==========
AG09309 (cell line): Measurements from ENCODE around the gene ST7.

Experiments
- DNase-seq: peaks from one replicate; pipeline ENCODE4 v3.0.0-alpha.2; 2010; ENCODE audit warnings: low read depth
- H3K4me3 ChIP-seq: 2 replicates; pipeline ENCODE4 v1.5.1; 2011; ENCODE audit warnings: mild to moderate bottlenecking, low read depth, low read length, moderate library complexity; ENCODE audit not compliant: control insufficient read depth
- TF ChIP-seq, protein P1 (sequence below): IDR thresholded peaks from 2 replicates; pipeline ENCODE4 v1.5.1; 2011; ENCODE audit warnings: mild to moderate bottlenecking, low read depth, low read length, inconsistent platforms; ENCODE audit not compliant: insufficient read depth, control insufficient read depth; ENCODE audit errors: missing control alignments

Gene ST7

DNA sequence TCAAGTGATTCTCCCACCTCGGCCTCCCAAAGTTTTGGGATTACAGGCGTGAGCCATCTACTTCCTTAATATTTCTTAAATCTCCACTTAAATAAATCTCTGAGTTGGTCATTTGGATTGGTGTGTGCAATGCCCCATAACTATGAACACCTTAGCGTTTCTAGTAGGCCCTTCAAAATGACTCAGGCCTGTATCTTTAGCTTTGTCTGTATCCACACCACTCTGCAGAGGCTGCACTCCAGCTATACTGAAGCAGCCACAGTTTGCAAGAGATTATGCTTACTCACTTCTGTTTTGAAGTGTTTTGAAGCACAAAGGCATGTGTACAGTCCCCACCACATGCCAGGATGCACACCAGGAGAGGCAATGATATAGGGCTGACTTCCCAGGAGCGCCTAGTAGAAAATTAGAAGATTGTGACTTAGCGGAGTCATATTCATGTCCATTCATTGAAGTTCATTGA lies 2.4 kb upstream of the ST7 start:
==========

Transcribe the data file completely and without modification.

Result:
AG09309 (cell line): Measurements from ENCODE around the gene ST7.

Experiments
- DNase-seq: peaks from one replicate; pipeline ENCODE4 v3.0.0-alpha.2; 2010; ENCODE audit warnings: low read depth
- H3K4me3 ChIP-seq: 2 replicates; pipeline ENCODE4 v1.5.1; 2011; ENCODE audit warnings: mild to moderate bottlenecking, low read depth, low read length, moderate library complexity; ENCODE audit not compliant: control insufficient read depth
- TF ChIP-seq, protein P1 (sequence below): IDR thresholded peaks from 2 replicates; pipeline ENCODE4 v1.5.1; 2011; ENCODE audit warnings: mild to moderate bottlenecking, low read depth, low read length, inconsistent platforms; ENCODE audit not compliant: insufficient read depth, control insufficient read depth; ENCODE audit errors: missing control alignments

Gene ST7

DNA sequence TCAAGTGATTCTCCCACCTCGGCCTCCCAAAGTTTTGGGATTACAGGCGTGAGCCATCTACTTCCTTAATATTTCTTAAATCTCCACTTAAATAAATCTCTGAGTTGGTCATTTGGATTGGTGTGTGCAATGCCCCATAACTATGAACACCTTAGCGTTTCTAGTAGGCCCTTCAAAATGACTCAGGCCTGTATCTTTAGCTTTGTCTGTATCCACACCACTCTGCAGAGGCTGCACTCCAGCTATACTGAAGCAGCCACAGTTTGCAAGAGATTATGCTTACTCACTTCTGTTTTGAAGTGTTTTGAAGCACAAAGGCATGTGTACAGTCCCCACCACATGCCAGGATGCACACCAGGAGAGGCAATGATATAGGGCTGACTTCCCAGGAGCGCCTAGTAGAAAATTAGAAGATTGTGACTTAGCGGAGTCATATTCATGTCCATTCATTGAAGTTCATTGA lies 2.4 kb upstream of the ST7 start: